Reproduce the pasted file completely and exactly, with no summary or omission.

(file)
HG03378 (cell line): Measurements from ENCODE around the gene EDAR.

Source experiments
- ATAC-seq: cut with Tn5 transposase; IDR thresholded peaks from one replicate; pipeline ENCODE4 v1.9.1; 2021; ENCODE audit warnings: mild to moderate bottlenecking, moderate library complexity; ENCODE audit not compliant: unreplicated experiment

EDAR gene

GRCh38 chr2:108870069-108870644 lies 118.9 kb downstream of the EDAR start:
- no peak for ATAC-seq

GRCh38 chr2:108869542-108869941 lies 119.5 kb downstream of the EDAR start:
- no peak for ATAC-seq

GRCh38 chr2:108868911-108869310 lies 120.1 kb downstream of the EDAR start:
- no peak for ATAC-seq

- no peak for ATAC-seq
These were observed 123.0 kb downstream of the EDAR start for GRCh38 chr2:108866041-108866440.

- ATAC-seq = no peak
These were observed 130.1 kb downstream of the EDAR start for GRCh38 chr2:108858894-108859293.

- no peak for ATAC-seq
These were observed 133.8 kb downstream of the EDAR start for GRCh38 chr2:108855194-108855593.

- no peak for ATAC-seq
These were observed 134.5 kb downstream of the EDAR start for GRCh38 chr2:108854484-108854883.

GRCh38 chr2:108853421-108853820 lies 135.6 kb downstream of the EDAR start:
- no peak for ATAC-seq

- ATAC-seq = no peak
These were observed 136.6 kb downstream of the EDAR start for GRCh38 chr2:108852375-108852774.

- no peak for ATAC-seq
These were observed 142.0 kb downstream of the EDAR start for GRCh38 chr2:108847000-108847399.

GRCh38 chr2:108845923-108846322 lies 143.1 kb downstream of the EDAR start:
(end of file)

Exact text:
HG03378 (cell line): Measurements from ENCODE around the gene EDAR.

Source experiments
- ATAC-seq: cut with Tn5 transposase; IDR thresholded peaks from one replicate; pipeline ENCODE4 v1.9.1; 2021; ENCODE audit warnings: mild to moderate bottlenecking, moderate library complexity; ENCODE audit not compliant: unreplicated experiment

EDAR gene

GRCh38 chr2:108870069-108870644 lies 118.9 kb downstream of the EDAR start:
- no peak for ATAC-seq

GRCh38 chr2:108869542-108869941 lies 119.5 kb downstream of the EDAR start:
- no peak for ATAC-seq

GRCh38 chr2:108868911-108869310 lies 120.1 kb downstream of the EDAR start:
- no peak for ATAC-seq

- no peak for ATAC-seq
These were observed 123.0 kb downstream of the EDAR start for GRCh38 chr2:108866041-108866440.

- ATAC-seq = no peak
These were observed 130.1 kb downstream of the EDAR start for GRCh38 chr2:108858894-108859293.

- no peak for ATAC-seq
These were observed 133.8 kb downstream of the EDAR start for GRCh38 chr2:108855194-108855593.

- no peak for ATAC-seq
These were observed 134.5 kb downstream of the EDAR start for GRCh38 chr2:108854484-108854883.

GRCh38 chr2:108853421-108853820 lies 135.6 kb downstream of the EDAR start:
- no peak for ATAC-seq

- ATAC-seq = no peak
These were observed 136.6 kb downstream of the EDAR start for GRCh38 chr2:108852375-108852774.

- no peak for ATAC-seq
These were observed 142.0 kb downstream of the EDAR start for GRCh38 chr2:108847000-108847399.

GRCh38 chr2:108845923-108846322 lies 143.1 kb downstream of the EDAR start: